In the fall of 2023, German journalists from TAZ visited the de-occupied Kyiv region, including Bucha and Moshchun. In Bucha, they visited the Kozachok kindergarten, which launched the B50 community project Shelters. The Kozachok shelter was the first to be successfully transformed by B50 volunteers into a comfortable, bright children’s space.
Read more about the German journalists’ impressions of Bucha, Moshchun, and the work of B50 activists below.
Bucha is called the flagship of Ukrainian recovery.
The central Vokzalna Street is considered an example of ongoing reconstruction. Today, it is difficult to recognize the apocalyptic scene that dominated the international media in April 2022.
On February 27, 2022, a 30-kilometer-long russian military column moved through Vokzalna Street toward Irpin, from where it was supposed to attack Kyiv. The plan would probably have worked if the Ukrainian army had not cut off the attackers’ path by blowing up a dam and several bridges across the Irpin River. Thus, the russian route fell on Moshchun as an alternative location.
“Kozachok” is the largest kindergarten in Bucha. It is located in the northern part of Vokzalna Street,
in the immediate vicinity of the documented sites of russian atrocities.
Director Tetiana Morozenko leads a “tour” of the kindergarten. When russia attacked Ukraine on February 24, 2022, Ms. Morozenko did not leave her workplace and during the first days of the invasion she housed families with children in the basement of the building.
On March 10, 2022, she evacuated with her grandchildren. They walked down Yablunska Street, where, along with Vokzalna Street, most of the civilian killings were committed, to the train station, then to Irpin. There, a car was waiting for them and took them across the Romanivskyi Bridge, where there were journalists and volunteers.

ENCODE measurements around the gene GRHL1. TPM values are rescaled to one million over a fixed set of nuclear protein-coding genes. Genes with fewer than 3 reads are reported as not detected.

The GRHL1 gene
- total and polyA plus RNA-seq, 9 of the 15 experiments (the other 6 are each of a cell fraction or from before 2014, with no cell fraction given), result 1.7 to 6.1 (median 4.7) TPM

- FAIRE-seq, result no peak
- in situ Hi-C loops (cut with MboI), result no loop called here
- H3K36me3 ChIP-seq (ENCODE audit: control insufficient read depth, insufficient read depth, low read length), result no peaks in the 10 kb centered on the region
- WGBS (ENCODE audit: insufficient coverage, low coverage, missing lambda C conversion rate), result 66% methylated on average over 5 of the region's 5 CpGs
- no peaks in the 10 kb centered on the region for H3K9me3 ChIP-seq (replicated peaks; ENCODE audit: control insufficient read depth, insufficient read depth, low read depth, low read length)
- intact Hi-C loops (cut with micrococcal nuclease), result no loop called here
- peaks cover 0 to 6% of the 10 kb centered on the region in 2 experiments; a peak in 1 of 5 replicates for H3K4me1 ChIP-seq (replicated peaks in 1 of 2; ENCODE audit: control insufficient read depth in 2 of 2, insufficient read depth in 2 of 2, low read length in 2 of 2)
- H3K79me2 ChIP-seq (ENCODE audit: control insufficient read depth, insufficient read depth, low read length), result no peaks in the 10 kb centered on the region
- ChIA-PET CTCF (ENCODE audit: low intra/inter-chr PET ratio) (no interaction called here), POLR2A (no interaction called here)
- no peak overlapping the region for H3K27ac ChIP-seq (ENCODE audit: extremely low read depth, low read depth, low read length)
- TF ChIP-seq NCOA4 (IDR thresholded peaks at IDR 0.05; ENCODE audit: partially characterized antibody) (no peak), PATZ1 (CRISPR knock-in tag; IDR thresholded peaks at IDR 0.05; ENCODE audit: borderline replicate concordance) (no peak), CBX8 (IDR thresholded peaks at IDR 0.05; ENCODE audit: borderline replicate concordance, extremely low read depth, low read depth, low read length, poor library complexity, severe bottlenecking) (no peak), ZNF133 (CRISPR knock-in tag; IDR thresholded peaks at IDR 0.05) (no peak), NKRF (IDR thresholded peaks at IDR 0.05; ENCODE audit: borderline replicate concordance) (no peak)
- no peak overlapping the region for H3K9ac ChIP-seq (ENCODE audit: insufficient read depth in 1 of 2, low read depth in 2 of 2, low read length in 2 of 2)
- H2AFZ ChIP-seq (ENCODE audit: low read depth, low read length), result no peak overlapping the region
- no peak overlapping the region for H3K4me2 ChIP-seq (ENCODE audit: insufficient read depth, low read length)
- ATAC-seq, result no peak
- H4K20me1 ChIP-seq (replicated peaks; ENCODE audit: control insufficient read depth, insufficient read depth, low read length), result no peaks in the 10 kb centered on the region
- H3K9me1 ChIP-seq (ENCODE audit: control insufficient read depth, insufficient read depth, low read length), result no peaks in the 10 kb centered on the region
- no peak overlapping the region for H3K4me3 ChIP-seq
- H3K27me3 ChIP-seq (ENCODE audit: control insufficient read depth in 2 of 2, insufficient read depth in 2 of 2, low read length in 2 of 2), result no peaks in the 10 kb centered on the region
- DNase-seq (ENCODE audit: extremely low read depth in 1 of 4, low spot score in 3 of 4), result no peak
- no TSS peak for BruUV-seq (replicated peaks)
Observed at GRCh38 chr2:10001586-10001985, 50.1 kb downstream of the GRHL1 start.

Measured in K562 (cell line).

“Two of my colleagues are no longer with us,” Morozenko says in a quiet voice.
On March 20, a kindergarten employee was shot in her car, and a cook who lived in Hostomel was killed.
Ms. Tetiana leads the journalists to the basement. The walls of the corridor are decorated with fairy-tale characters. A year ago, the kindergarten celebrated its opening. The former warehouse was transformed into a bunker designed for children, painted with eco-friendly dust-repellent paint and decorated with brightly colored drawings.
B50 volunteers (Shelters project)
Children’s shelters should be decorated appropriately so that even the smallest ones are not afraid. For the B50 volunteer community, the renovation and decoration of the Kozachok kindergarten became a pilot project, after which the organization renovated the bomb shelters of six other educational institutions in Kyiv region.
When she thinks of her children, tears of gratitude come to her eyes.
“Children understand that they need to go to the bomb shelter. When the air raid alarm sounds, they calmly go down, they know the rules.”
According to her, kindergarten students enter the shelter (sometimes two or three times a day!) from two sides. They follow a clear behavioral algorithm: the children who were outside go through one door, and those who were inside go through the other. Even the smallest ones know that this is a safe place.
Almost all the children returned to Bucha with their families. Before the invasion, there were 420 children in the institution, and in the fall of 2022 there were only 200. And this year there are 328 children.
B50 volunteers (Clean Up! project)
Let’s go back to Moshchun. On Saturday, Kateryna Samantova stands on the ruins of her house. Volunteers of the B50 organization, created at the beginning of the large russian attack, have gathered here. The B50 activists are cleaning Kateryna’s yard from the ruins and are now going to dismantle the old masonry, all that remains of the young woman’s material family memory.
Volunteers join forces to work on the part of the wall they want to demolish. The Clean Up! project requires virtually no financial resources: the necessary tools are provided, and about 30 volunteers regularly take part in the work on weekends.
“We know the extent of the destruction and understand that social and vital infrastructure must be rebuilt – not only after the war is over. We do not believe that the state should do it all. This is hardly possible, and we do not expect it. Society also has to do some of this work,” says Ruslan Habdulov, head of B50.